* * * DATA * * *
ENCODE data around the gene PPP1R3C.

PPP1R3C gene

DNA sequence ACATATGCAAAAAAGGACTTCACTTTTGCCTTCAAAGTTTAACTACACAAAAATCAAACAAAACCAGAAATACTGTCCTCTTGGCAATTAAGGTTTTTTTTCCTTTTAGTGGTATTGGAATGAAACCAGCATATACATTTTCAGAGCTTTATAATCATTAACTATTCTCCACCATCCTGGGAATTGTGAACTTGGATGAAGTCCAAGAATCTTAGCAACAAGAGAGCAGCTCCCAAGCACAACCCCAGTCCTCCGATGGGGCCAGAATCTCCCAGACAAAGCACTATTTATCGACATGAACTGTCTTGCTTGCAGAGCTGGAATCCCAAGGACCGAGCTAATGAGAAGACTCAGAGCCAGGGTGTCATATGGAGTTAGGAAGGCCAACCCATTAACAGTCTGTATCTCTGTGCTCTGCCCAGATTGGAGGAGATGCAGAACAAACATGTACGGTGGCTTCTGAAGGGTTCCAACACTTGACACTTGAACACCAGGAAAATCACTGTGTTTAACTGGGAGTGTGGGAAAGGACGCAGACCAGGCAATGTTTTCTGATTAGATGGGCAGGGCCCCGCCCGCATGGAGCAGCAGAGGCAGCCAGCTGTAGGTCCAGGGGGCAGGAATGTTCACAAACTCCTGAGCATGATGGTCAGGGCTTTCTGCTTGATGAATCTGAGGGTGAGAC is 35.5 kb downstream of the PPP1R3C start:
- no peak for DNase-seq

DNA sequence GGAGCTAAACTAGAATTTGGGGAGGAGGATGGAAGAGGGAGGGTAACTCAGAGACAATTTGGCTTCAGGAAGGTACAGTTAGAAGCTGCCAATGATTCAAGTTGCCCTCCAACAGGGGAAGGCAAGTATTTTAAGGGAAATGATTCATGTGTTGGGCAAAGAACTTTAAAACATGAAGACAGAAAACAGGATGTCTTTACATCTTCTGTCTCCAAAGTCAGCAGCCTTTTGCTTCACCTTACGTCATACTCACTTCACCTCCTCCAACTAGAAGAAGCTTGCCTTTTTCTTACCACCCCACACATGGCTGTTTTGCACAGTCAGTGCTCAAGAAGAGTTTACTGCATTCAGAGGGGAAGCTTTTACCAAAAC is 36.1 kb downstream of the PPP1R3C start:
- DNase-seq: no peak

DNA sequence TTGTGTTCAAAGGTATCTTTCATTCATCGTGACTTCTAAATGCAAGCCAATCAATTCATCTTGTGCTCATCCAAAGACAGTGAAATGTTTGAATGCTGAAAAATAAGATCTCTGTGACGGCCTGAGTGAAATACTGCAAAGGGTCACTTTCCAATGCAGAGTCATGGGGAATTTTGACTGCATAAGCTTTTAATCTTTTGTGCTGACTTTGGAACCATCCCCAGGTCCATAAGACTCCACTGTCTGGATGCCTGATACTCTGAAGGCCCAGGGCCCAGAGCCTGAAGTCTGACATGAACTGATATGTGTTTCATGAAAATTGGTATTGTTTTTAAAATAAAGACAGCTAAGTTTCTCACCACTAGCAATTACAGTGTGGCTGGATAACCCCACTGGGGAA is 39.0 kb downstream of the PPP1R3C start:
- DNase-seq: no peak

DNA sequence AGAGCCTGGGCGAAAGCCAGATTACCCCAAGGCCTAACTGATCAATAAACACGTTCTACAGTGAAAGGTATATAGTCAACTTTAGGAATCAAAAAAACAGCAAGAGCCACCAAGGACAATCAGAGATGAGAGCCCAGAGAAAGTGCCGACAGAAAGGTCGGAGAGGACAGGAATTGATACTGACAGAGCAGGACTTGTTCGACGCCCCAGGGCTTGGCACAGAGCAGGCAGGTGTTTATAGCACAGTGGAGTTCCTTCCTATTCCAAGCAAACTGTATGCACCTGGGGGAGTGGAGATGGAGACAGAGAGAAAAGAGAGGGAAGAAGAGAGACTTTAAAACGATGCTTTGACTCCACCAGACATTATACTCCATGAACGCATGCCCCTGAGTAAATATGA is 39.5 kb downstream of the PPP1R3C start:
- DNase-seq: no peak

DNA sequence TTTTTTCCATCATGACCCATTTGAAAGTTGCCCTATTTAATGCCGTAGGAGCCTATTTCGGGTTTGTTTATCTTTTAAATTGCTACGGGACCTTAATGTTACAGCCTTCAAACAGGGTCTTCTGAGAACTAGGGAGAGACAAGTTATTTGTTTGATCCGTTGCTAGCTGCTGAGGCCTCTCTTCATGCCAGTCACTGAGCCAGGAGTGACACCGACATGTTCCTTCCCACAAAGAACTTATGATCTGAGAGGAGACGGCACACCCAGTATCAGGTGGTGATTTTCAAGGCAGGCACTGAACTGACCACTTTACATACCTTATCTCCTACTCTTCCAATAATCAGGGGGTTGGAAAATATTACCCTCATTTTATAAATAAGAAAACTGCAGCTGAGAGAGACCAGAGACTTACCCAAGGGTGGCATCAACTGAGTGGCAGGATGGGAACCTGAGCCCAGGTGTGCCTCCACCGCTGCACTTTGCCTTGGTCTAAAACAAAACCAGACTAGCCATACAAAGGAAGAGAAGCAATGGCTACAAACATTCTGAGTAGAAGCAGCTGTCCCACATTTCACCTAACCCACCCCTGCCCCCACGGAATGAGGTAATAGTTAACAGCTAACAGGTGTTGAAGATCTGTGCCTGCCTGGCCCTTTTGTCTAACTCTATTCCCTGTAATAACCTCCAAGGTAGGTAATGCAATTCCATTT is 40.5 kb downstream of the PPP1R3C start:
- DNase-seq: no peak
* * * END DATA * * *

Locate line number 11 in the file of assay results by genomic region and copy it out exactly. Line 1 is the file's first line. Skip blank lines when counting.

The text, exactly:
DNA sequence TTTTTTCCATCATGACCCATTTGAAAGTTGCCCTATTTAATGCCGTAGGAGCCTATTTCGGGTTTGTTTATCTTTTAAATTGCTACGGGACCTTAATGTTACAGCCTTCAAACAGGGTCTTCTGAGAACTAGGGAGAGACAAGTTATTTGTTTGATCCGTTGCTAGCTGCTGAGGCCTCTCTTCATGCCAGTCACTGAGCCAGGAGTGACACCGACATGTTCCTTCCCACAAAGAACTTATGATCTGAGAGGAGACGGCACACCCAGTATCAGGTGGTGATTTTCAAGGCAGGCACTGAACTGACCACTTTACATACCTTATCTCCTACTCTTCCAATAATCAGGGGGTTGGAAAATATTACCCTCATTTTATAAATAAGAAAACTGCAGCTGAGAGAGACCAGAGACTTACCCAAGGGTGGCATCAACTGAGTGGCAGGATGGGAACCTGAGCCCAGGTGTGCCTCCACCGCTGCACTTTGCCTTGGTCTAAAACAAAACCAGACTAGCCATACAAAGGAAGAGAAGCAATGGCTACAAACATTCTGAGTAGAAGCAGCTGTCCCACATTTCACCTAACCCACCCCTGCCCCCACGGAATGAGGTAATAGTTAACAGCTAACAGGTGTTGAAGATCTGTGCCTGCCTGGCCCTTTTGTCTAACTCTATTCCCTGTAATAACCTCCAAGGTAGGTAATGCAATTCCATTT is 40.5 kb downstream of the PPP1R3C start: